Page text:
Earthquakes are not the result of the spread of water diseases.
If you meant how can earthquakes contribute to the spread of water diseases, one way is through breaking of water mains and pipes allowing contaminants to enter; water reservoirs can have sediment stirred up producing potential problems; water treatment plants can be damaged or destroyed. When any of these interfere with proper dealing with sewage, untreated human excrement and other refuse becomes present in the environment, a great warehouse for germs.
If the earthquake occurs in a place already in tough times, water-borne diseases can become a big issue. The simple lack of water is the first issue, people desperate for water will take what they can get, and these sources can become contaminated quickly. People piled into camps and refugee sites, already stressed, injured, or ill, all contribute to the risk of the spread to cholera and dysentery by sharing water sources, or drinking from sources not segregated from places of defecation.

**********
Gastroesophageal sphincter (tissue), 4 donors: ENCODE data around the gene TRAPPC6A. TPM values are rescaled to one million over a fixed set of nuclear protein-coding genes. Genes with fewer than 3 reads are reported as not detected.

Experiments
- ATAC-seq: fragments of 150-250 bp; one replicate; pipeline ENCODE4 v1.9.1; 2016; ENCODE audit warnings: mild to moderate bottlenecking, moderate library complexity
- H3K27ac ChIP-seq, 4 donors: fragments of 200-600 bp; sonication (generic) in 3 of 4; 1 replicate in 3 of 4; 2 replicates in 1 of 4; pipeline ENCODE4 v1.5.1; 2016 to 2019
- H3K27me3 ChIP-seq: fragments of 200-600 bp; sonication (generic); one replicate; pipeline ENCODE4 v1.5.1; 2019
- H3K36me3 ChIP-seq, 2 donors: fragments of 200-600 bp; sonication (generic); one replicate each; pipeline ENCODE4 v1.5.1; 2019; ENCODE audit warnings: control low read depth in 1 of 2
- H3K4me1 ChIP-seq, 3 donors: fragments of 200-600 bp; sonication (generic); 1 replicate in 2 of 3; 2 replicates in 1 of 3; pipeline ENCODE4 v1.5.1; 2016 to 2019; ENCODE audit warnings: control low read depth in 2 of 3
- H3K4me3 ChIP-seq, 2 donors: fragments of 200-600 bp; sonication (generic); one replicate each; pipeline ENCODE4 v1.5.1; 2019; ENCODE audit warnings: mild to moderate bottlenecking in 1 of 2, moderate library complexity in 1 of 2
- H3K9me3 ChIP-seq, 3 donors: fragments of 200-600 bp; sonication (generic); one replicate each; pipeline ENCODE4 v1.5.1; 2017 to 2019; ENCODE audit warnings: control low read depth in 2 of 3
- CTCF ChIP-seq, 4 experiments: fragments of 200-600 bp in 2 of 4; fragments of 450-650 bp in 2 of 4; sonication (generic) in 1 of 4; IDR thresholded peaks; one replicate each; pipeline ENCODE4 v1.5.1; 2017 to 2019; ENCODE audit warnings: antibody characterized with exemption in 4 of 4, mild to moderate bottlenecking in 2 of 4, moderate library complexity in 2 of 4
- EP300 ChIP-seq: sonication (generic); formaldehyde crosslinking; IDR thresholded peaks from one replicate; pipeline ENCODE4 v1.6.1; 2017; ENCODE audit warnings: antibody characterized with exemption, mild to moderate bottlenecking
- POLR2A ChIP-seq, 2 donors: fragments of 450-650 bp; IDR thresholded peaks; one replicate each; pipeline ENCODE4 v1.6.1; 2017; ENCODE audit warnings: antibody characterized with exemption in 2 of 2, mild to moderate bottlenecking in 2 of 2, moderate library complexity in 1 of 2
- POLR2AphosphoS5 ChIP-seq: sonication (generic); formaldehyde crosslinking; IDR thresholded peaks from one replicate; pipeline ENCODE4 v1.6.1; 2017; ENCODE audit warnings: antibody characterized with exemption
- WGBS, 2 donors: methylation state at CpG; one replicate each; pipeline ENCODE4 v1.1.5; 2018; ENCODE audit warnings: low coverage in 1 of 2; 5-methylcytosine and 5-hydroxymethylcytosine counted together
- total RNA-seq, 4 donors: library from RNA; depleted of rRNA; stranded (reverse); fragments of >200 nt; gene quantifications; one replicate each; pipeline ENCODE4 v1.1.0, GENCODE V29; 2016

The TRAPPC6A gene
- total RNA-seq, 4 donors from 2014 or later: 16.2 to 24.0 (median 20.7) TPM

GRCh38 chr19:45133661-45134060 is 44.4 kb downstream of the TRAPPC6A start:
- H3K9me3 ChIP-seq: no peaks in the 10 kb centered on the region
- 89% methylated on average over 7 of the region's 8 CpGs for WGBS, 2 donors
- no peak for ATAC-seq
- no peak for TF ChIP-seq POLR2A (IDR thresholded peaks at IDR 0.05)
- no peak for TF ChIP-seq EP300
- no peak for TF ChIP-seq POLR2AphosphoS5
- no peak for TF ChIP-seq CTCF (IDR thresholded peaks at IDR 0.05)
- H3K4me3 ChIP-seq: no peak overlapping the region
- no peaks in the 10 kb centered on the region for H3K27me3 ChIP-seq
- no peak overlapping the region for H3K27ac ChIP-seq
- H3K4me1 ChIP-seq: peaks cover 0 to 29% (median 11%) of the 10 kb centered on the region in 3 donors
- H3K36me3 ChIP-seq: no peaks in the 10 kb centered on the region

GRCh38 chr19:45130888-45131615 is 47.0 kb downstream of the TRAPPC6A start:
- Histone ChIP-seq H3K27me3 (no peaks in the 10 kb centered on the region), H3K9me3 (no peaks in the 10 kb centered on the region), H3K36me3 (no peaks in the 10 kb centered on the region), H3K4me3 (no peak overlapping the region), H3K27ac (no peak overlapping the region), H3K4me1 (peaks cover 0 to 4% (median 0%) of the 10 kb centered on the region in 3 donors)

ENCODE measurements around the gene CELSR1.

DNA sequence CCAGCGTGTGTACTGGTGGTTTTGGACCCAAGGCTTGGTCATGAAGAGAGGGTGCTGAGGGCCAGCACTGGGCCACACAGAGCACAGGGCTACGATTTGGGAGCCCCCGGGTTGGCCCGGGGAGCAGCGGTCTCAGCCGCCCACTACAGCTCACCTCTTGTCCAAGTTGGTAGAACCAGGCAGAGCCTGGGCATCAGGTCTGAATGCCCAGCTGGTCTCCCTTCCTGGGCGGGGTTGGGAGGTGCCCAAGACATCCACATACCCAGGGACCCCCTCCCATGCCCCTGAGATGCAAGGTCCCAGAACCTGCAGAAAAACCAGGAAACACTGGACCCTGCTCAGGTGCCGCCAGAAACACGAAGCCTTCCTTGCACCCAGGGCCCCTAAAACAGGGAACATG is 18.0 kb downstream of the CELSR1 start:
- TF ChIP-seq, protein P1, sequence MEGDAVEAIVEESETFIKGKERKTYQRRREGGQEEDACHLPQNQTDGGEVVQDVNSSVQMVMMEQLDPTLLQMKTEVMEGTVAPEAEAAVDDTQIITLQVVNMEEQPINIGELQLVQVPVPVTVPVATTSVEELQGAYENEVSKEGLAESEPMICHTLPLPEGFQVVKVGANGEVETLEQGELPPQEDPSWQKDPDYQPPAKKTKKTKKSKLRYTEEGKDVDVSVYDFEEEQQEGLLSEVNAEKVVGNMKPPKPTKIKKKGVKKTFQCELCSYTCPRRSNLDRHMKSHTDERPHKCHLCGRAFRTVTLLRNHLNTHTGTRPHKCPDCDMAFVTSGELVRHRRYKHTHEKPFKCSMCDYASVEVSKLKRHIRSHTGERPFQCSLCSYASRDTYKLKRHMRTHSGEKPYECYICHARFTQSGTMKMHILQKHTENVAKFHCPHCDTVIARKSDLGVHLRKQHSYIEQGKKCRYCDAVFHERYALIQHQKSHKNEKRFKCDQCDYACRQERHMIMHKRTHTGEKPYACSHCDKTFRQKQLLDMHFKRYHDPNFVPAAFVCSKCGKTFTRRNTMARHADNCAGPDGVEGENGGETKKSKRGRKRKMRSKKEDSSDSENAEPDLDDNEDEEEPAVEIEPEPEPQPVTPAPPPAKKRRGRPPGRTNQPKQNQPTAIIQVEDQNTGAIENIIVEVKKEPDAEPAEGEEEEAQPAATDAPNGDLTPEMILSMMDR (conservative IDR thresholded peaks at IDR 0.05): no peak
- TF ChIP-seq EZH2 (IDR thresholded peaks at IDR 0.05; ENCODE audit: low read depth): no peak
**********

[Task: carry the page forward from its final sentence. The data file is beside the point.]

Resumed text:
Water diseases are an indirect result of earthquakes. Damaged water and sewage lines allow for easy contamination of drinking water. Disrupted sanitation services and sewage treatment are other sources of water-borne diseases.
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